4'hursday, January 21, 1971
THE MICHIGAN DAILY
114. ir, dloI, JanuaryI 21 17 TH MI-iA DAL
Doughty and Taylor.. ,
*a revelation in Vietnam
By JOHN PAPANEK
(First of two parts.)
you've all seen the deal on TV. Bob Hope, in his plaster face,
up on the stage at some base in Vietnam delivering his stale
monologue. One by one they come out: a beautiful white girl for
the white boys, a beautiful black girl for the black boys, some
dumb sports hero for all the boys. Each one flawlessly recites the
hilarious onefiliners written for him or her by Hope's writers.
Then comes the clincher: A long, slow pan of the audience.
Yes, there they are, all thse American men-children, robbed from
their cradles to face the cruelty of war. "Let's all stand behind
these boys," says Bob, "They're doing a great job."
Then there was another trip to Vietnan. Sponsored by
the NCAA, Michigan's two All-America football candidates
Bill Taylor and Glenn Doughty made the trip this past
Christmas. But somehow they missed all those smiling faces,
and they didn't hear very many men saying "Gee, sir, as
long as America cares, I'll do my duty."
What they did find was man after man quite plainly want-
% ing "to get the hell out of here as soon as possible."
"The trip was really an education," Doughty explains. "Just
seeing the living conditions of the people and the soldiers first
hand is incredible. The physical scenery of the country is beau-
tiful, but in the villages and cities there is nothing but filth and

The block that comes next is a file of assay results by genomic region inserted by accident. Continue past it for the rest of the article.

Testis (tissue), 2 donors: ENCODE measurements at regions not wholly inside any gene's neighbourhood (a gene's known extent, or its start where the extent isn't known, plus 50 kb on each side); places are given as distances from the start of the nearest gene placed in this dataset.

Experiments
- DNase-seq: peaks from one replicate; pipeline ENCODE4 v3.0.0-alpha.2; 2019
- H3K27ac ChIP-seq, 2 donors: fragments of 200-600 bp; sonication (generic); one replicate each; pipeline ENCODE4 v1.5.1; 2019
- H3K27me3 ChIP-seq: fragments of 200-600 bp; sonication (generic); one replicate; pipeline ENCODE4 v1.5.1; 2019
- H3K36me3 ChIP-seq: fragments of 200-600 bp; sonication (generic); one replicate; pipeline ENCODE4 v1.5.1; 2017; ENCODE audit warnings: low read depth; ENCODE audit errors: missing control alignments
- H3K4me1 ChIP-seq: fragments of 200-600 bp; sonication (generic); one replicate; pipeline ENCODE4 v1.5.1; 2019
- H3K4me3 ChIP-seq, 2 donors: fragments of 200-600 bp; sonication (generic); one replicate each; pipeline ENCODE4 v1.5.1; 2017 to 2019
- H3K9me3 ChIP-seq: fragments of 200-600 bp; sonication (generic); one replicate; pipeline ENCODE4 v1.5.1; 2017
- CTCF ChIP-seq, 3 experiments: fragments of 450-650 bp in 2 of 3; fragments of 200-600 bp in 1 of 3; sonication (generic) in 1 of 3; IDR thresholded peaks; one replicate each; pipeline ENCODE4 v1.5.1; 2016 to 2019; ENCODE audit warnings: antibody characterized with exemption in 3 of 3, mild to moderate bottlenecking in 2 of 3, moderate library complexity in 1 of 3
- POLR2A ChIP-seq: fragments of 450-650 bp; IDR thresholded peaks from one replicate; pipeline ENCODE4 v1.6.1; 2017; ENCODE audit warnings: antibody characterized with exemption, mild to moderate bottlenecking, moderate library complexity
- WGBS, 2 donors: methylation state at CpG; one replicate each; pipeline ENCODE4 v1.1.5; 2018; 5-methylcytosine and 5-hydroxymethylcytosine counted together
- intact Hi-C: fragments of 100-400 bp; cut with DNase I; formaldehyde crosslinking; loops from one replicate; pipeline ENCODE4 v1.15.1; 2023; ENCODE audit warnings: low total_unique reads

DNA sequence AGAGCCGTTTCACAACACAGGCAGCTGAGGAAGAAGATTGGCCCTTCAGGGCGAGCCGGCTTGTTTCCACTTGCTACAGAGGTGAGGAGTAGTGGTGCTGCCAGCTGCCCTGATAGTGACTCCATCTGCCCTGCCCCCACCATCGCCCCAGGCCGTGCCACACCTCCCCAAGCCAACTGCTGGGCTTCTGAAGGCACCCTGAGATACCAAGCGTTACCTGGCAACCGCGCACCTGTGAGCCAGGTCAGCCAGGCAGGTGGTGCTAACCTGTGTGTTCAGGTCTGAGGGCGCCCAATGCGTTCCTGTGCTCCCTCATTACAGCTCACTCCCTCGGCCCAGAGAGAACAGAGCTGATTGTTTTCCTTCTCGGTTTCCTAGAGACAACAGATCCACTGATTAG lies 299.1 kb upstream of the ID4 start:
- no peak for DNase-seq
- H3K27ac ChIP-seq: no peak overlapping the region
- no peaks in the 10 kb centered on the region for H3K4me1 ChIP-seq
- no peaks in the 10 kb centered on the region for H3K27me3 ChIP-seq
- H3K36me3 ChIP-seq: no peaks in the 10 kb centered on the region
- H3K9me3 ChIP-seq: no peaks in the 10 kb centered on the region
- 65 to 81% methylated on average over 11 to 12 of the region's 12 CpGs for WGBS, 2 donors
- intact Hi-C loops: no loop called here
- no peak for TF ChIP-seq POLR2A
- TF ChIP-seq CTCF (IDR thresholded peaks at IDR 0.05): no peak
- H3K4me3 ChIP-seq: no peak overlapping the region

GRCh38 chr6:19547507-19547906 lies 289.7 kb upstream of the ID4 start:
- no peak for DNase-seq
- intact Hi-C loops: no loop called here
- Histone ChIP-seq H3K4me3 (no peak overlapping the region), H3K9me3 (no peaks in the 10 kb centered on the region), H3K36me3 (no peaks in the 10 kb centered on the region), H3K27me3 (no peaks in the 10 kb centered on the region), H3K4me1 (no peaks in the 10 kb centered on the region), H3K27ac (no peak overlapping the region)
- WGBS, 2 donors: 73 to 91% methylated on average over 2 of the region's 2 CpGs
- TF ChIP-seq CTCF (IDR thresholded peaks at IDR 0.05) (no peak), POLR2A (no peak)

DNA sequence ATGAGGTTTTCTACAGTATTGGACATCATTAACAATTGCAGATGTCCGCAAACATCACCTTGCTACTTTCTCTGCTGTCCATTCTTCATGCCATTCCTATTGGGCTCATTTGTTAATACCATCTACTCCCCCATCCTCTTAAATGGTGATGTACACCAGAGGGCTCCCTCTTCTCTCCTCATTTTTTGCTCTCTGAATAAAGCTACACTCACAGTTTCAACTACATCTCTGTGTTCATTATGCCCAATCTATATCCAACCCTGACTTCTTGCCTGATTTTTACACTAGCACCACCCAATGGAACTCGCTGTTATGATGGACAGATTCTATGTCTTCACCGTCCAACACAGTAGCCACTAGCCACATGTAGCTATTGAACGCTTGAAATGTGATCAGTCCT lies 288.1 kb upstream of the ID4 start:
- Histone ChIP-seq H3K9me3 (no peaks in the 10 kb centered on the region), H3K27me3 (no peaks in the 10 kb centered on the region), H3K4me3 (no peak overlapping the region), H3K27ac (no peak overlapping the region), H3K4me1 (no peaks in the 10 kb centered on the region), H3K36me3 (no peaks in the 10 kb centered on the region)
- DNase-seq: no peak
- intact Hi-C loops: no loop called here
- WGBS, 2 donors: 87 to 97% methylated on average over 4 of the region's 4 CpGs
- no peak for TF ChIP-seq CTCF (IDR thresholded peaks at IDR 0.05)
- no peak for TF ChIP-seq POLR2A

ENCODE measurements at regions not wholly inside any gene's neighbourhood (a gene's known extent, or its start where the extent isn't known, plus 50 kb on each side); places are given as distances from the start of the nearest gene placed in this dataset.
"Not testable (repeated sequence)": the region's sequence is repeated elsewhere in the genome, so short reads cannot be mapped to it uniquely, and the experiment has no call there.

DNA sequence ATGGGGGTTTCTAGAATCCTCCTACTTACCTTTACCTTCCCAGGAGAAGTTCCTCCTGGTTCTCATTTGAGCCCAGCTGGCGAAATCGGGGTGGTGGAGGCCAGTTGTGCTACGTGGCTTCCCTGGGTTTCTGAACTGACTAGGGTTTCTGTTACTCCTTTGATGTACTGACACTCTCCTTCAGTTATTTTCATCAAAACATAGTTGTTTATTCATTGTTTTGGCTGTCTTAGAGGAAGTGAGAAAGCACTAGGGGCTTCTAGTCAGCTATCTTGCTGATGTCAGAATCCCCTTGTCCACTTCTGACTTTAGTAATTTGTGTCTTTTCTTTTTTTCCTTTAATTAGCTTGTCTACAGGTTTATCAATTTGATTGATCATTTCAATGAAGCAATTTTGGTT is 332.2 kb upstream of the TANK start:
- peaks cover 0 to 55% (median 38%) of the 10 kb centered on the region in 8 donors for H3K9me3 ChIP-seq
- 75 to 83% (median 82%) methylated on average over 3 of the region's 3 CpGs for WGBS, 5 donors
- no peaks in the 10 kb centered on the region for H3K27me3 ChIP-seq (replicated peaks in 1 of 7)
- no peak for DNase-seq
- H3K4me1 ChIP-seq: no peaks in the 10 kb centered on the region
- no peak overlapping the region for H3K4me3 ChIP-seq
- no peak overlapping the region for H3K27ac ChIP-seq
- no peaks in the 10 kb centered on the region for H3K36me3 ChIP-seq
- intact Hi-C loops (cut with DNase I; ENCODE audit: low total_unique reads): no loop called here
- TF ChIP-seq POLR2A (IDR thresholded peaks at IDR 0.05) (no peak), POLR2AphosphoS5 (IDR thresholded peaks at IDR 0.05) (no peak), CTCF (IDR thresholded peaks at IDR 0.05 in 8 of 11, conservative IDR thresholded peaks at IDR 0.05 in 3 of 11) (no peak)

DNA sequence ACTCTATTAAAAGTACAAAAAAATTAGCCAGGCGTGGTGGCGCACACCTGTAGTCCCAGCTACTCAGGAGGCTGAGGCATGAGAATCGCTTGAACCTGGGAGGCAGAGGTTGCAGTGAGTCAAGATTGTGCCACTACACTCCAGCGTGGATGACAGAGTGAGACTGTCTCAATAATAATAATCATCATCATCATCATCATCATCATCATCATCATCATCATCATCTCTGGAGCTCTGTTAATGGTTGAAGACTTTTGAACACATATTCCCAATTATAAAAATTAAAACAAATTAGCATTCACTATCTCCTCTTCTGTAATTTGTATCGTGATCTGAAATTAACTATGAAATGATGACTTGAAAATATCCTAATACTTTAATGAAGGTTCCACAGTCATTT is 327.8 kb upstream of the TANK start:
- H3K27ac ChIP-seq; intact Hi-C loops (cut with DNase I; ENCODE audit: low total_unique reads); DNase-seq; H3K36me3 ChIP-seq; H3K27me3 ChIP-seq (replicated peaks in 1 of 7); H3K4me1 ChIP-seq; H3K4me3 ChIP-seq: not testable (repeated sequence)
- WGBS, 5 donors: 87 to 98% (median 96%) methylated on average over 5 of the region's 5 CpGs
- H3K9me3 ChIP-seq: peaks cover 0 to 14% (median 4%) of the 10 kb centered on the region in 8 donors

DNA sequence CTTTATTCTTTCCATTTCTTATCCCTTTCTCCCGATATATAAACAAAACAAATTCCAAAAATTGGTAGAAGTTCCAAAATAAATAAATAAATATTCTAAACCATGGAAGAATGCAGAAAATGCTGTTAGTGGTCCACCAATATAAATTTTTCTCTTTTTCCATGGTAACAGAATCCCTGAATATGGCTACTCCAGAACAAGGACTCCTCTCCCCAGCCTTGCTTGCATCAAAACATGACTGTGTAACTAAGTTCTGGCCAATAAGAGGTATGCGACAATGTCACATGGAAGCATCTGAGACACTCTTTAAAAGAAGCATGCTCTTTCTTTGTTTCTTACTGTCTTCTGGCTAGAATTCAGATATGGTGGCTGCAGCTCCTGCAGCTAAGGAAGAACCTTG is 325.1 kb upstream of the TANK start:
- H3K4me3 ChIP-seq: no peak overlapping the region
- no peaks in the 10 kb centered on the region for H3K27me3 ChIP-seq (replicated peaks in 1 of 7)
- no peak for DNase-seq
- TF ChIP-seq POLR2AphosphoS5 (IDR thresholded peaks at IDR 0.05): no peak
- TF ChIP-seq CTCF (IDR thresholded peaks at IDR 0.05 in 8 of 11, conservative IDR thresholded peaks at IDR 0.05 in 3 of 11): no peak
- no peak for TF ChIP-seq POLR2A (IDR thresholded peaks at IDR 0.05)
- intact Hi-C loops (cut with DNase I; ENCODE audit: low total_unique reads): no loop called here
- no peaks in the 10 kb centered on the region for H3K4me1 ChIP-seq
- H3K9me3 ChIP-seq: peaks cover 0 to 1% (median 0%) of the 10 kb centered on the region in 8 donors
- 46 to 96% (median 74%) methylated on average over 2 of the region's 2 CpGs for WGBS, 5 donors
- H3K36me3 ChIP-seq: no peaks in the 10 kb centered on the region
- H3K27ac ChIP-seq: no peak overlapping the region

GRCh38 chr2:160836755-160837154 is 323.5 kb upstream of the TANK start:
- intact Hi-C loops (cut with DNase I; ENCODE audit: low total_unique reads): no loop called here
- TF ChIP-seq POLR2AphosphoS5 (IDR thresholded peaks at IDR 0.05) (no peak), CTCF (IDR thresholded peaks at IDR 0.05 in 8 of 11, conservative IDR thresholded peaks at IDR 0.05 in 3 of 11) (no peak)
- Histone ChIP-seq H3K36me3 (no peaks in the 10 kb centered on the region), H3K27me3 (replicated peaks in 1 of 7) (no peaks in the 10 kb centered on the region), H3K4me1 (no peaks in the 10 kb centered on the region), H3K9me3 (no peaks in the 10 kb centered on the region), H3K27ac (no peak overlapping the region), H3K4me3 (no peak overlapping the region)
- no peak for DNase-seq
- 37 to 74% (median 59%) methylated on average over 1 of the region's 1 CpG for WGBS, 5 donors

The! trip was classified a "handshake tour", which meant
., simply that Doughty and Taylor would just go from base to base
and talk to the soldiers about all sorts of things. "The fact that
we were football players attracted the men to us," says Taylor,
"But football is one of the things we talked least about. Every-
body wanted to talk. They couldn't believe that we would take
time off from our holidays to go over there."
What did they talk about? "Man, they just want to get
4 home," Doughty moans. "You know, most of them don't
even know why they are there. The war makes no sense to
them. The officers can't tell them because they don't know
anything either." "When we (U.S.) first went in there,"
Taylor adds, "It was a good thing. But we've done all we
could and. there's no sense staying any longer."
Doughty likes the current rate of troop withdrawal. "The
U.S. has devoted so much money and men that to pull out at
once would be an injustice to the guys that died over there. The
pull out rate now is cool. Vietnamization seems to be working."
One thing that appalled the duo was the contrasting living
conditions of American soldiers. "We spent a lot of time talking
to guys in the fire bases up near the DMZ," says Doughty.
"These are the ones living in the mud, in constant fear of their
lives. But then we went down south and the difference was un-
believable. We got to one place on New Year's Eve, and there was
this 60-foot swimming pool, with guys laying around it in shades
with beautiful tans, and there were tennis courts. Man, this place
looked like Miami Beach!"
"Wherever we went," says Taylor, "Except for a few
of the fire bases, we just found guys who had nothing to do.
I just kept thinking how stupid it was for the U.S. to have
guys over there just doing nothing.
"Man, you should have seen these officers in the USO,
where we were staying in Saigon. They were drunk every
night. I don't know how they can run things over there."
Another thing that Doughty and Taylor learned from their
trip was the way news from Vietnam was shaped for the Ameri-
can public. "I saw things over there that I had never even
though about," Doughty says. "You know how they often report
that some guy died of unknown causes? Well, one of those causes